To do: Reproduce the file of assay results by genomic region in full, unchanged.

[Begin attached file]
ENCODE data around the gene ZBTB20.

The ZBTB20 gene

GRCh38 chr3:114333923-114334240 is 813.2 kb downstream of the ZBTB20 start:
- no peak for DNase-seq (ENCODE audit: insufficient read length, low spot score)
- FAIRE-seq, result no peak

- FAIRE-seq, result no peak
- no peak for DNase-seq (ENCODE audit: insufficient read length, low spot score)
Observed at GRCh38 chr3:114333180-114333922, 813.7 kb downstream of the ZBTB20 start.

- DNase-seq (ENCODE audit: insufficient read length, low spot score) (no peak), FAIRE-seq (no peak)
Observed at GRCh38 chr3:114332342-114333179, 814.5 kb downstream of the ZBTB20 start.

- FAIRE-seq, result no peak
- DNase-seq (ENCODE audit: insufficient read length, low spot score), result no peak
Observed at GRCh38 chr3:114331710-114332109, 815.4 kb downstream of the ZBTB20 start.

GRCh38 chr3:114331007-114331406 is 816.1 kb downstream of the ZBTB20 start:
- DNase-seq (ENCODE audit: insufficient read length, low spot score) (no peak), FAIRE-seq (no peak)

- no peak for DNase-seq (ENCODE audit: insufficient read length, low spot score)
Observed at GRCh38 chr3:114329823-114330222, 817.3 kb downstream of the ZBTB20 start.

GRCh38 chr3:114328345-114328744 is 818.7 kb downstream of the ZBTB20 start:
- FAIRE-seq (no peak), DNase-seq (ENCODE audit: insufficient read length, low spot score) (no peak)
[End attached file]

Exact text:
ENCODE data around the gene ZBTB20.

The ZBTB20 gene

GRCh38 chr3:114333923-114334240 is 813.2 kb downstream of the ZBTB20 start:
- no peak for DNase-seq (ENCODE audit: insufficient read length, low spot score)
- FAIRE-seq, result no peak

- FAIRE-seq, result no peak
- no peak for DNase-seq (ENCODE audit: insufficient read length, low spot score)
Observed at GRCh38 chr3:114333180-114333922, 813.7 kb downstream of the ZBTB20 start.

- DNase-seq (ENCODE audit: insufficient read length, low spot score) (no peak), FAIRE-seq (no peak)
Observed at GRCh38 chr3:114332342-114333179, 814.5 kb downstream of the ZBTB20 start.

- FAIRE-seq, result no peak
- DNase-seq (ENCODE audit: insufficient read length, low spot score), result no peak
Observed at GRCh38 chr3:114331710-114332109, 815.4 kb downstream of the ZBTB20 start.

GRCh38 chr3:114331007-114331406 is 816.1 kb downstream of the ZBTB20 start:
- DNase-seq (ENCODE audit: insufficient read length, low spot score) (no peak), FAIRE-seq (no peak)

- no peak for DNase-seq (ENCODE audit: insufficient read length, low spot score)
Observed at GRCh38 chr3:114329823-114330222, 817.3 kb downstream of the ZBTB20 start.

GRCh38 chr3:114328345-114328744 is 818.7 kb downstream of the ZBTB20 start:
- FAIRE-seq (no peak), DNase-seq (ENCODE audit: insufficient read length, low spot score) (no peak)